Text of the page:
Picture of athlete cycling

Open Access research with a real impact on health...

The Strathprints institutional repository is a digital archive of University of Strathclyde's Open Access research outputs. Strathprints provides access to thousands of Open Access research papers by Strathclyde researchers, including by researchers from the Physical Activity for Health Group based within the School of Psychological Sciences & Health. Research here seeks to better understand how and why physical activity improves health, gain a better understanding of the amount, intensity, and type of physical activity needed for health benefits, and evaluate the effect of interventions to promote physical activity.

Explore open research content by Physical Activity for Health...

Detection of SERS active labelled DNA based on surface affinity to silver nanoparticles

Harper, Mhairi M. and Dougan, Jennifer A. and Shand, Neil C. and Graham, Duncan and Faulds, Karen (2012) Detection of SERS active labelled DNA based on surface affinity to silver nanoparticles. Analyst, 137 (9). pp. 2063-2068. ISSN 0003-2654

Full text not available in this repository. Request a copy from the Strathclyde author

Abstract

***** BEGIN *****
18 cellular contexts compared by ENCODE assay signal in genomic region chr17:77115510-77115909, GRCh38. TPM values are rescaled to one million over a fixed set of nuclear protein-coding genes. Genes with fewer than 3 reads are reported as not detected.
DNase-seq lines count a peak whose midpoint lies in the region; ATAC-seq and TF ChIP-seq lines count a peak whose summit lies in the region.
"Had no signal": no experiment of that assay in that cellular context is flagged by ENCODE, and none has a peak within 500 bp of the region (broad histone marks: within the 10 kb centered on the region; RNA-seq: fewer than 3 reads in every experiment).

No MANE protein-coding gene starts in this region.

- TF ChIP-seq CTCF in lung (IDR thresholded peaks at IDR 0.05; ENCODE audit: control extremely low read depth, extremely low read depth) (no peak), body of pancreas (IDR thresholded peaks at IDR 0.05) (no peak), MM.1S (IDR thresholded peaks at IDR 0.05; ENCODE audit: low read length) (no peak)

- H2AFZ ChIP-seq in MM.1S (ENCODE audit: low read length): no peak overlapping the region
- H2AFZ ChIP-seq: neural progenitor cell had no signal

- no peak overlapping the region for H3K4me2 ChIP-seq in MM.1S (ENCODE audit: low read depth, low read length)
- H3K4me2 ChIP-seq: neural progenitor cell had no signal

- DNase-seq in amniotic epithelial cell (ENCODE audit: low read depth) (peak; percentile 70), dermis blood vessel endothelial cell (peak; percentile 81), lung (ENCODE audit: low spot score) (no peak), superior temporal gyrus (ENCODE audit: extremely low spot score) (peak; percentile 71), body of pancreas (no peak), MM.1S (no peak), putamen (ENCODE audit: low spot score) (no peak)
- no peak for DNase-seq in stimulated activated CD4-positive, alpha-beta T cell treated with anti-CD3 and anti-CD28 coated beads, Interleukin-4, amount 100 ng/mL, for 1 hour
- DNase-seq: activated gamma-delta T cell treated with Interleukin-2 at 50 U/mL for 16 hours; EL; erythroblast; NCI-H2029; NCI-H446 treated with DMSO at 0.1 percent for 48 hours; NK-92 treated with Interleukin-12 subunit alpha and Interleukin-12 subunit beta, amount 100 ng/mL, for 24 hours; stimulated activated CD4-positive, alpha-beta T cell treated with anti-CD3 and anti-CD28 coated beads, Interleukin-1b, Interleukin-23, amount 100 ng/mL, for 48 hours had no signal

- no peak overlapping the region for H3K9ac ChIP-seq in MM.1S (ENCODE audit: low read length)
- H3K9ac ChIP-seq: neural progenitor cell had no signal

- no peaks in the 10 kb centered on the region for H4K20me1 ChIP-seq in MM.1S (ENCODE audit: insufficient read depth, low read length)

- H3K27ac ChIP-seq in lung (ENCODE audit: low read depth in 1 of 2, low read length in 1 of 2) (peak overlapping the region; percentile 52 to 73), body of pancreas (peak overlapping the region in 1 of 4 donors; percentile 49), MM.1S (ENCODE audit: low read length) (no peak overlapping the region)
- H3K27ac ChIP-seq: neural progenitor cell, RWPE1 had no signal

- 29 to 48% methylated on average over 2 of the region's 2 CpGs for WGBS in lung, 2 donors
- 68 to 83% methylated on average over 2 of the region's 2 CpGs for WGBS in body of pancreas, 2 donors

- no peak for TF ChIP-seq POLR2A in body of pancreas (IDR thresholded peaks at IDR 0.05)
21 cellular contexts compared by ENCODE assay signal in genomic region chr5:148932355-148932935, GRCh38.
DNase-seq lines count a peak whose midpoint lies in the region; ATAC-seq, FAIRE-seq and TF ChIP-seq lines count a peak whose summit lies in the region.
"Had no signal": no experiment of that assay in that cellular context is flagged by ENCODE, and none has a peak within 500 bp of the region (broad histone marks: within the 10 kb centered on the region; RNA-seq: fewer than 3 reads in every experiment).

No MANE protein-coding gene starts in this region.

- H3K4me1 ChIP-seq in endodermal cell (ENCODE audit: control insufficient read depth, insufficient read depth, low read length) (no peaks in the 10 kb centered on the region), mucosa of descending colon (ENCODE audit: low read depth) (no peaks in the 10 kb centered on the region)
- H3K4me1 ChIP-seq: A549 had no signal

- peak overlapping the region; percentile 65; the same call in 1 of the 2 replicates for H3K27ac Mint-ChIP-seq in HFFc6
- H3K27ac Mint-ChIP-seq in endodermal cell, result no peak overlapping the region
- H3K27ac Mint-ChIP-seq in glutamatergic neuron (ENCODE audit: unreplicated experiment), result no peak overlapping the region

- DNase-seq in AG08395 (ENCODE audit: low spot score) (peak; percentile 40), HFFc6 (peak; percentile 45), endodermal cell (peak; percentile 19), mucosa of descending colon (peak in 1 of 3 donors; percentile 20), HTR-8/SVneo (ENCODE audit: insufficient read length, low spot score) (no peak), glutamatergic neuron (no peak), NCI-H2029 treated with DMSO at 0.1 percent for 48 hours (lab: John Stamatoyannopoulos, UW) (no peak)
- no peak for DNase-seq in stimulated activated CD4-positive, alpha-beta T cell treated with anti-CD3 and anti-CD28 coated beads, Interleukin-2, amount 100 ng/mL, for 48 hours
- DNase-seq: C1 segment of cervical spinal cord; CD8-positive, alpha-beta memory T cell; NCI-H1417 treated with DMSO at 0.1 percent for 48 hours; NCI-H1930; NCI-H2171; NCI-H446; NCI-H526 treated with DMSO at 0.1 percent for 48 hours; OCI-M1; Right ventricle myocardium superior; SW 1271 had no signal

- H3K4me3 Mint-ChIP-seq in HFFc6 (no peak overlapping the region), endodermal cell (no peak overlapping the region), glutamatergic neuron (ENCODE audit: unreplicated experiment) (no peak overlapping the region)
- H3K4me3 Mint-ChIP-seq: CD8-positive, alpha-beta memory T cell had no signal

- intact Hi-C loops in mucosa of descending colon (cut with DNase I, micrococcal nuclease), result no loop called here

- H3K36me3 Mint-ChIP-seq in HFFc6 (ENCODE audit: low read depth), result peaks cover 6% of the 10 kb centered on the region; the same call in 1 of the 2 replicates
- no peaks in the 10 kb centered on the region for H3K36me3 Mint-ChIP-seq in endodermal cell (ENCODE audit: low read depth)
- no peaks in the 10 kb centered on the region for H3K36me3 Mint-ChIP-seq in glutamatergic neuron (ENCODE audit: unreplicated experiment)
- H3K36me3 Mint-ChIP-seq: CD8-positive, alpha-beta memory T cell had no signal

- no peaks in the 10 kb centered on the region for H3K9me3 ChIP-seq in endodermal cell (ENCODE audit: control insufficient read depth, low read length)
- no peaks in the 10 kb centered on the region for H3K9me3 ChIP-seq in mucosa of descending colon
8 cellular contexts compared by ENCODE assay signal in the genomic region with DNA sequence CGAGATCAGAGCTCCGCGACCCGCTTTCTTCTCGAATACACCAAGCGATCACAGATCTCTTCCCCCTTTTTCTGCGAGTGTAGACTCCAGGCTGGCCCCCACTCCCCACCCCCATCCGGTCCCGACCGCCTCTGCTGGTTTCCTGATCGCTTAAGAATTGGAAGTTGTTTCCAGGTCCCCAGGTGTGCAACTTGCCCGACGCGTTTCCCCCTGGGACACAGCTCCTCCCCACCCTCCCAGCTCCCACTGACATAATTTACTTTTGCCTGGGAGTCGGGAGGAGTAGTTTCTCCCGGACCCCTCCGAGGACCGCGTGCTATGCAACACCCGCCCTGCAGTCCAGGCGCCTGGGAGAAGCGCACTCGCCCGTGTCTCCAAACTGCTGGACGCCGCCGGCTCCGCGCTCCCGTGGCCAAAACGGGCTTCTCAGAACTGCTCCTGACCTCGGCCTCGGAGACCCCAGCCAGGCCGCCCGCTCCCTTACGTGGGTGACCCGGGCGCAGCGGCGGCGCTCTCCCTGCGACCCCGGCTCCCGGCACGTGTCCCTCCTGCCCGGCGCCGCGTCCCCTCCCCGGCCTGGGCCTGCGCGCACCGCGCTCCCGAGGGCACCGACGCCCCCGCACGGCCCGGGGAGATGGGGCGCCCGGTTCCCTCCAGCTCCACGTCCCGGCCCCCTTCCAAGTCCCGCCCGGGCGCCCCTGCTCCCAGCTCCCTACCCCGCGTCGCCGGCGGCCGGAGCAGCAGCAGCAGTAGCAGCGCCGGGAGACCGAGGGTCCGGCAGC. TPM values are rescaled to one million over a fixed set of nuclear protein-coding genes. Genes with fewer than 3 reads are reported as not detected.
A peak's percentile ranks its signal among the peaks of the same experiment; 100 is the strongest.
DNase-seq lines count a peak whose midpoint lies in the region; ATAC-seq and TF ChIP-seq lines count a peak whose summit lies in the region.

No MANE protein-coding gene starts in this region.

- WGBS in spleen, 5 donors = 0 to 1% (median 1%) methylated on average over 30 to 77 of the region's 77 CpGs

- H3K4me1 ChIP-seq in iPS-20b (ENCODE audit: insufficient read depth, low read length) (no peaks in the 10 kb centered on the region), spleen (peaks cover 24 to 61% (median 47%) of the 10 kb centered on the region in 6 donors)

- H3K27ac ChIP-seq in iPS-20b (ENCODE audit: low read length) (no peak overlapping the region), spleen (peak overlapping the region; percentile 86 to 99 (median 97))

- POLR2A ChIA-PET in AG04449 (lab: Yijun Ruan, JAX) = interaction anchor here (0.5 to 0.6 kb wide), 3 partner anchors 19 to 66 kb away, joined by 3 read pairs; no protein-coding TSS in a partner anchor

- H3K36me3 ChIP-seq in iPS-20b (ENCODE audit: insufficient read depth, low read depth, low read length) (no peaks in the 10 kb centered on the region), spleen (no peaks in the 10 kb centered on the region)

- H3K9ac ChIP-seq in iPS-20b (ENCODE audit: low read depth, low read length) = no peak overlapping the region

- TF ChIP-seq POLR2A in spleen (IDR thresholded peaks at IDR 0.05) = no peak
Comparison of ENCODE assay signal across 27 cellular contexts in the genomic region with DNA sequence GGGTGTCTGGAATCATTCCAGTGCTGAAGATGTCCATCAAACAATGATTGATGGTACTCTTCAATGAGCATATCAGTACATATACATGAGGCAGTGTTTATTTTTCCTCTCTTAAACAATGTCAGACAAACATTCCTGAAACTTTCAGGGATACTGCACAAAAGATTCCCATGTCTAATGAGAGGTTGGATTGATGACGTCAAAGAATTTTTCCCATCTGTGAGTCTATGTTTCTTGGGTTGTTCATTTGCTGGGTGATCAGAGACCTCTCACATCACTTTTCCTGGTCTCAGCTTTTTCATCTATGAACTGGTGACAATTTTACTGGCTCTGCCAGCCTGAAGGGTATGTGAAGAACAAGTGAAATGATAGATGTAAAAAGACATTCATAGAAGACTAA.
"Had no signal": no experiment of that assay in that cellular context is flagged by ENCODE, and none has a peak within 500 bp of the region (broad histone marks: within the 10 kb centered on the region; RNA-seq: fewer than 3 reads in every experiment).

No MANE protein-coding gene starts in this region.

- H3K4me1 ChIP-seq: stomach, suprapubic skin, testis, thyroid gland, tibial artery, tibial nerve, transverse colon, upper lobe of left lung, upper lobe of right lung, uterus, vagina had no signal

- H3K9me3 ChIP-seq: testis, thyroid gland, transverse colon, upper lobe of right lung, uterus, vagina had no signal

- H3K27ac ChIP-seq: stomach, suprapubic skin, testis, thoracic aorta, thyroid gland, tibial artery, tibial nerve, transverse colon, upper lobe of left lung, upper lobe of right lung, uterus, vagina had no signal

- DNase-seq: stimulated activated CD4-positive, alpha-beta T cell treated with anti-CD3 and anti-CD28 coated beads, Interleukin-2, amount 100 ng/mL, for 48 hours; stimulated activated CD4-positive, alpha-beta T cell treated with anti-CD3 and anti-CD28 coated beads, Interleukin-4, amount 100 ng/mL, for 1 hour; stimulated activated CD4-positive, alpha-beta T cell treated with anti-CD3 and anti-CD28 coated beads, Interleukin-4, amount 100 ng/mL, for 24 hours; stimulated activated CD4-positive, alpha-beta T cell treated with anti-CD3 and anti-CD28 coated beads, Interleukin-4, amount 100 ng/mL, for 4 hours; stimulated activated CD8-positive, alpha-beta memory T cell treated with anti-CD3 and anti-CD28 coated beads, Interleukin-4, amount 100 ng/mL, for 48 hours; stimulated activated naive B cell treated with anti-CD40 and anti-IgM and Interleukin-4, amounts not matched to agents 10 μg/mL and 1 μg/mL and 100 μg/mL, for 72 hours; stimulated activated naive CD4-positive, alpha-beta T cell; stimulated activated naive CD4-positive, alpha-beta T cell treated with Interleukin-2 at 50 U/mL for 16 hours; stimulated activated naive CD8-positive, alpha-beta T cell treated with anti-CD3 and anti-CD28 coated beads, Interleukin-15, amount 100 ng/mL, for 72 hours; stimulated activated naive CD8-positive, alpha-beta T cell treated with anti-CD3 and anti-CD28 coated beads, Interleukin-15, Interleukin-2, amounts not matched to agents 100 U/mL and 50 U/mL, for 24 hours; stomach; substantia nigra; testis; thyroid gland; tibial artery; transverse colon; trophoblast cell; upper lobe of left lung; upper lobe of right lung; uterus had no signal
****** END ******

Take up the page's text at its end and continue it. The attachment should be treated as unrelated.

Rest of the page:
Developments in specific DNA detection assays have been shown to be increasingly beneficial for molecular diagnostics and biological research. Many approaches use optical spectroscopy as an assay detection method and, owing to the sensitivity and molecular specificity offered, surface enhanced Raman scattering (SERS) spectroscopy has become a competitively exploited technique. This study utilises SERS to demonstrate differences in affinity of dye labelled DNA through differences in electrostatic interactions with silver nanoparticles. Results show clear differences in the SERS intensity obtained from single stranded DNA, double stranded DNA and a free dye label and demonstrate surface attraction is driven through electrostatic charges on the nucleotides and not the SERS dye. It has been further demonstrated that, through optimisation of experimental conditions and careful consideration of sequence composition, a DNA detection method with increased sample discrimination at lower DNA concentrations can be achieved.